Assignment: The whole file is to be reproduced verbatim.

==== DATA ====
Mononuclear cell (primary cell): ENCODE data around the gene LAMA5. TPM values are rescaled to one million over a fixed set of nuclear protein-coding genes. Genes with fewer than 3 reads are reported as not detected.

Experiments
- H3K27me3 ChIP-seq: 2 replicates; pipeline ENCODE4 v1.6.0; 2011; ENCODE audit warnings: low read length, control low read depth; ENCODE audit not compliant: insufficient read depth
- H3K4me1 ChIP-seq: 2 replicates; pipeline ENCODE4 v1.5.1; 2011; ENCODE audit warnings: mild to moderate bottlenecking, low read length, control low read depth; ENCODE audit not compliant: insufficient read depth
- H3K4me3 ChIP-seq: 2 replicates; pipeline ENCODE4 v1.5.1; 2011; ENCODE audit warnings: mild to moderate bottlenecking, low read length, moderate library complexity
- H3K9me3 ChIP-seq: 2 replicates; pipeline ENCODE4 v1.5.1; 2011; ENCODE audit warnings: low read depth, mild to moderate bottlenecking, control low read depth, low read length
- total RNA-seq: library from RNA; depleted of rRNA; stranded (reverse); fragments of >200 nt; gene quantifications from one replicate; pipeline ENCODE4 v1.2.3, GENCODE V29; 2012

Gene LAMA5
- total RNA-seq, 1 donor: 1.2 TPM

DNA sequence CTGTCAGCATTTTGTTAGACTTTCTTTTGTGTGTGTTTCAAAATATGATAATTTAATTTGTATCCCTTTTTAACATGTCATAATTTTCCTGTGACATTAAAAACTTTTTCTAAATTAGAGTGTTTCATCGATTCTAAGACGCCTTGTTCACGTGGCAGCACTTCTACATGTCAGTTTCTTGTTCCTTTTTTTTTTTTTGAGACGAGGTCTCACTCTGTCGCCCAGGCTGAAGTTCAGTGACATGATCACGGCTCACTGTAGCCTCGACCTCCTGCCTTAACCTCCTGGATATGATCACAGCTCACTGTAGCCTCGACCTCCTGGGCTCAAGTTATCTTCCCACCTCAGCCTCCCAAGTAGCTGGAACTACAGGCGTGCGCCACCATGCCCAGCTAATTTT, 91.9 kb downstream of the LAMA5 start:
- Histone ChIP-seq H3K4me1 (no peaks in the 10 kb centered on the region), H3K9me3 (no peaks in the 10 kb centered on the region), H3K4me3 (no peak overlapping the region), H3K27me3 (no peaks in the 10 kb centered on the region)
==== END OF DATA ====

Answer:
Mononuclear cell (primary cell): ENCODE data around the gene LAMA5. TPM values are rescaled to one million over a fixed set of nuclear protein-coding genes. Genes with fewer than 3 reads are reported as not detected.

Experiments
- H3K27me3 ChIP-seq: 2 replicates; pipeline ENCODE4 v1.6.0; 2011; ENCODE audit warnings: low read length, control low read depth; ENCODE audit not compliant: insufficient read depth
- H3K4me1 ChIP-seq: 2 replicates; pipeline ENCODE4 v1.5.1; 2011; ENCODE audit warnings: mild to moderate bottlenecking, low read length, control low read depth; ENCODE audit not compliant: insufficient read depth
- H3K4me3 ChIP-seq: 2 replicates; pipeline ENCODE4 v1.5.1; 2011; ENCODE audit warnings: mild to moderate bottlenecking, low read length, moderate library complexity
- H3K9me3 ChIP-seq: 2 replicates; pipeline ENCODE4 v1.5.1; 2011; ENCODE audit warnings: low read depth, mild to moderate bottlenecking, control low read depth, low read length
- total RNA-seq: library from RNA; depleted of rRNA; stranded (reverse); fragments of >200 nt; gene quantifications from one replicate; pipeline ENCODE4 v1.2.3, GENCODE V29; 2012

Gene LAMA5
- total RNA-seq, 1 donor: 1.2 TPM

DNA sequence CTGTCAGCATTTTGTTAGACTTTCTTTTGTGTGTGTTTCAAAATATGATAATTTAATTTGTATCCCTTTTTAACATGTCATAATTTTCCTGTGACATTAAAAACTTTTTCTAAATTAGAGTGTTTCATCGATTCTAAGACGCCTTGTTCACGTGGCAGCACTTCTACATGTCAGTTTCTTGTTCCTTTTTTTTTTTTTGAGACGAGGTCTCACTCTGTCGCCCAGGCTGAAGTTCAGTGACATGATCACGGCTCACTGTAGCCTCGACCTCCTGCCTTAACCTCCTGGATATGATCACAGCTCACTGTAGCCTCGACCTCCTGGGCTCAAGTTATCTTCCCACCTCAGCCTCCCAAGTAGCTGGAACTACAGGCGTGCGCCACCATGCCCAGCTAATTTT, 91.9 kb downstream of the LAMA5 start:
- Histone ChIP-seq H3K4me1 (no peaks in the 10 kb centered on the region), H3K9me3 (no peaks in the 10 kb centered on the region), H3K4me3 (no peak overlapping the region), H3K27me3 (no peaks in the 10 kb centered on the region)